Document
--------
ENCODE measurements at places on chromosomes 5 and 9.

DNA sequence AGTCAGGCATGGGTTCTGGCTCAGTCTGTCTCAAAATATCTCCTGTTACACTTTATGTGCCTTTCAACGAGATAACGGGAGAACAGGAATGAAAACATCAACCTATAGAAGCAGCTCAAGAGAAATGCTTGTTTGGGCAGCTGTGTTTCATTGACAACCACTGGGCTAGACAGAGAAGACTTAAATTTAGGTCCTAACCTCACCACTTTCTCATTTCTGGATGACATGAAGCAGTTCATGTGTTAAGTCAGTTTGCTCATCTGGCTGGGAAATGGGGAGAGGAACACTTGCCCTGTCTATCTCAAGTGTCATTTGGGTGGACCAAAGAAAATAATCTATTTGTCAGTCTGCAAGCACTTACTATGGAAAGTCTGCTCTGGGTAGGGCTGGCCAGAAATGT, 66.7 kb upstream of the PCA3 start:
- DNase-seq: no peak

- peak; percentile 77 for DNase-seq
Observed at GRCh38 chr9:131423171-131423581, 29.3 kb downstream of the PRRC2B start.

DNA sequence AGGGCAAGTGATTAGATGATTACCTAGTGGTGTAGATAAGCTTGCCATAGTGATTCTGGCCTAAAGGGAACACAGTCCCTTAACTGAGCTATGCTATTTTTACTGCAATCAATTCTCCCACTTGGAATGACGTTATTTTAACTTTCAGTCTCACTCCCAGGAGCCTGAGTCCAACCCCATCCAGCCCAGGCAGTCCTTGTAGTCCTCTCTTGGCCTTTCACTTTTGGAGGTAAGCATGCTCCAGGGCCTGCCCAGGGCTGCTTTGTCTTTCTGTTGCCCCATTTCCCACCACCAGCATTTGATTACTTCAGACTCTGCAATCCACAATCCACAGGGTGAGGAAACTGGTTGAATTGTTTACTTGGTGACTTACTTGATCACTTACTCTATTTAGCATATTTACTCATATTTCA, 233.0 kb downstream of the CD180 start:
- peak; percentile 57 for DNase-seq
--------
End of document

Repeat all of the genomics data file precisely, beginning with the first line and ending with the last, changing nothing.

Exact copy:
ENCODE measurements at places on chromosomes 5 and 9.

DNA sequence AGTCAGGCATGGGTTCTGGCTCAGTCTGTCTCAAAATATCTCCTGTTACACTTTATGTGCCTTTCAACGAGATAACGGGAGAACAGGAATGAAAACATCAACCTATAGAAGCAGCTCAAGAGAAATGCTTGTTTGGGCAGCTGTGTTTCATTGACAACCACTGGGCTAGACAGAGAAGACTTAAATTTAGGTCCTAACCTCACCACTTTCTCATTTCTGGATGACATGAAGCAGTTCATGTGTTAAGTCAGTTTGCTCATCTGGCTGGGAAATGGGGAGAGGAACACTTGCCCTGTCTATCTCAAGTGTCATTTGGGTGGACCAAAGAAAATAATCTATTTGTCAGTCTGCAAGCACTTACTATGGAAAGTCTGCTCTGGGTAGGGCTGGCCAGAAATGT, 66.7 kb upstream of the PCA3 start:
- DNase-seq: no peak

- peak; percentile 77 for DNase-seq
Observed at GRCh38 chr9:131423171-131423581, 29.3 kb downstream of the PRRC2B start.

DNA sequence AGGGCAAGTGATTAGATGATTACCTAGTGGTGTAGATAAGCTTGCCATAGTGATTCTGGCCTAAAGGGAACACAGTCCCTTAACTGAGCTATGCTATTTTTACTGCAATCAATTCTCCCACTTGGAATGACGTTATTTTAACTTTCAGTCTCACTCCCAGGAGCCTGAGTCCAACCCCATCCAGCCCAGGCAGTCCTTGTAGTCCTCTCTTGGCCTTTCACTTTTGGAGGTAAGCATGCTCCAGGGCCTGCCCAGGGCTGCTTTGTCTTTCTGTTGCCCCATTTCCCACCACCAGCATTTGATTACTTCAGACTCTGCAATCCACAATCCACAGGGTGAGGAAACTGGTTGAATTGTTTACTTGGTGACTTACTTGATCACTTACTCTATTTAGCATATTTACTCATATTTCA, 233.0 kb downstream of the CD180 start:
- peak; percentile 57 for DNase-seq